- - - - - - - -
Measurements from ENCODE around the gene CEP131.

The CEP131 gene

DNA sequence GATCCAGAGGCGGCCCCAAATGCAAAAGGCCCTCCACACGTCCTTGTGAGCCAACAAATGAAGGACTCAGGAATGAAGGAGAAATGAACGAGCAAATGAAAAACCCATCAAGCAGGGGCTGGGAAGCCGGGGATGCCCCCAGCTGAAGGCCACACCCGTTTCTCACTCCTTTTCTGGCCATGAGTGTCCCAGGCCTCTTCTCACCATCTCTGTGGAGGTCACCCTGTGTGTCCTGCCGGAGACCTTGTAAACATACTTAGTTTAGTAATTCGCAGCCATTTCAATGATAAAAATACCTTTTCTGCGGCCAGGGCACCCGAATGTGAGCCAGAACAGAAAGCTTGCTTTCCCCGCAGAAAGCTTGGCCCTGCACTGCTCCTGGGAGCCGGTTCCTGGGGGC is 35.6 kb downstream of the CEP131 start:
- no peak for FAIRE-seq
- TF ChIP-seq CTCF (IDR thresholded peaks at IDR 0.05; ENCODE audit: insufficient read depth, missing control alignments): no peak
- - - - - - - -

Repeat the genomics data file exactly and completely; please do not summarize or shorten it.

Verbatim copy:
Measurements from ENCODE around the gene CEP131.

The CEP131 gene

DNA sequence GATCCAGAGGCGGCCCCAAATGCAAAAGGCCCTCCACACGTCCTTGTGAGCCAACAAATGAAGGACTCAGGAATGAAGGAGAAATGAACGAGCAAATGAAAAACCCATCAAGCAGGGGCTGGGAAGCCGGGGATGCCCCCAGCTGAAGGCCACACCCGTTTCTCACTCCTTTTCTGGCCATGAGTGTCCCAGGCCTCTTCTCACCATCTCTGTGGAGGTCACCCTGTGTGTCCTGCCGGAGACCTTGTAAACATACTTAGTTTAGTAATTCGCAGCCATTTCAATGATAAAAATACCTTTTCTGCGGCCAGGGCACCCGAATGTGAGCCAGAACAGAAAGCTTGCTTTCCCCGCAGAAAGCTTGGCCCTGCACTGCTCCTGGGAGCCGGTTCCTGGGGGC is 35.6 kb downstream of the CEP131 start:
- no peak for FAIRE-seq
- TF ChIP-seq CTCF (IDR thresholded peaks at IDR 0.05; ENCODE audit: insufficient read depth, missing control alignments): no peak